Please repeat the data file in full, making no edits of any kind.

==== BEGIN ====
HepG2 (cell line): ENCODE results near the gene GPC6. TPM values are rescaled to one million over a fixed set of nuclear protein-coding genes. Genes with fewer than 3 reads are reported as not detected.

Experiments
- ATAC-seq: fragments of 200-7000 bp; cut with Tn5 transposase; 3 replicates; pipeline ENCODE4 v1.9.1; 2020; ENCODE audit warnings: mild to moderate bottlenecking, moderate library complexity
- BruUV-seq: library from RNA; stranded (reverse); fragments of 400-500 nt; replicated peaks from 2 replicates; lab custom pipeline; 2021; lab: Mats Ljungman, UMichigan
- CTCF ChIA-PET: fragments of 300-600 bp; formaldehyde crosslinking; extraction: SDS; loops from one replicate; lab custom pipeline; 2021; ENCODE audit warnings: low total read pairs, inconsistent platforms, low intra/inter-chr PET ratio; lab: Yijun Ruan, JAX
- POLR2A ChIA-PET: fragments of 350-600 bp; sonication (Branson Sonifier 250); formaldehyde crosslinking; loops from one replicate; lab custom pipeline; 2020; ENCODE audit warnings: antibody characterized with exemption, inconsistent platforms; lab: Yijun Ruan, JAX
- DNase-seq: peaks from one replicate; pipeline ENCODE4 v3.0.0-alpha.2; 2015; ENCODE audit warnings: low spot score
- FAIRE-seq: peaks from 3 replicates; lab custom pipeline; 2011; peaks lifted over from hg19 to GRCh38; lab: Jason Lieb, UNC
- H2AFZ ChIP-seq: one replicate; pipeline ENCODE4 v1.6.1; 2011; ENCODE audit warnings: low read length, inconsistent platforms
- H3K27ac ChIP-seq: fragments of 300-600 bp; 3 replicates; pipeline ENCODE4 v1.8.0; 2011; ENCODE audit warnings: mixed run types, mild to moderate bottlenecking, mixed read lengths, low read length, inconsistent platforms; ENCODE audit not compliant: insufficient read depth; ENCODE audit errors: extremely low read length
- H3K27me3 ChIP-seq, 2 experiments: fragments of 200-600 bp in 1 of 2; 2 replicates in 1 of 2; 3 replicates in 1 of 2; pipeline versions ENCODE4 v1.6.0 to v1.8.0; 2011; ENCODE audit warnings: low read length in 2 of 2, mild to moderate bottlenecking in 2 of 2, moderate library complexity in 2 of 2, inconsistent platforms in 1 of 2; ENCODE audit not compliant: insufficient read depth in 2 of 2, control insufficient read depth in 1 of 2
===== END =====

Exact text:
HepG2 (cell line): ENCODE results near the gene GPC6. TPM values are rescaled to one million over a fixed set of nuclear protein-coding genes. Genes with fewer than 3 reads are reported as not detected.

Experiments
- ATAC-seq: fragments of 200-7000 bp; cut with Tn5 transposase; 3 replicates; pipeline ENCODE4 v1.9.1; 2020; ENCODE audit warnings: mild to moderate bottlenecking, moderate library complexity
- BruUV-seq: library from RNA; stranded (reverse); fragments of 400-500 nt; replicated peaks from 2 replicates; lab custom pipeline; 2021; lab: Mats Ljungman, UMichigan
- CTCF ChIA-PET: fragments of 300-600 bp; formaldehyde crosslinking; extraction: SDS; loops from one replicate; lab custom pipeline; 2021; ENCODE audit warnings: low total read pairs, inconsistent platforms, low intra/inter-chr PET ratio; lab: Yijun Ruan, JAX
- POLR2A ChIA-PET: fragments of 350-600 bp; sonication (Branson Sonifier 250); formaldehyde crosslinking; loops from one replicate; lab custom pipeline; 2020; ENCODE audit warnings: antibody characterized with exemption, inconsistent platforms; lab: Yijun Ruan, JAX
- DNase-seq: peaks from one replicate; pipeline ENCODE4 v3.0.0-alpha.2; 2015; ENCODE audit warnings: low spot score
- FAIRE-seq: peaks from 3 replicates; lab custom pipeline; 2011; peaks lifted over from hg19 to GRCh38; lab: Jason Lieb, UNC
- H2AFZ ChIP-seq: one replicate; pipeline ENCODE4 v1.6.1; 2011; ENCODE audit warnings: low read length, inconsistent platforms
- H3K27ac ChIP-seq: fragments of 300-600 bp; 3 replicates; pipeline ENCODE4 v1.8.0; 2011; ENCODE audit warnings: mixed run types, mild to moderate bottlenecking, mixed read lengths, low read length, inconsistent platforms; ENCODE audit not compliant: insufficient read depth; ENCODE audit errors: extremely low read length
- H3K27me3 ChIP-seq, 2 experiments: fragments of 200-600 bp in 1 of 2; 2 replicates in 1 of 2; 3 replicates in 1 of 2; pipeline versions ENCODE4 v1.6.0 to v1.8.0; 2011; ENCODE audit warnings: low read length in 2 of 2, mild to moderate bottlenecking in 2 of 2, moderate library complexity in 2 of 2, inconsistent platforms in 1 of 2; ENCODE audit not compliant: insufficient read depth in 2 of 2, control insufficient read depth in 1 of 2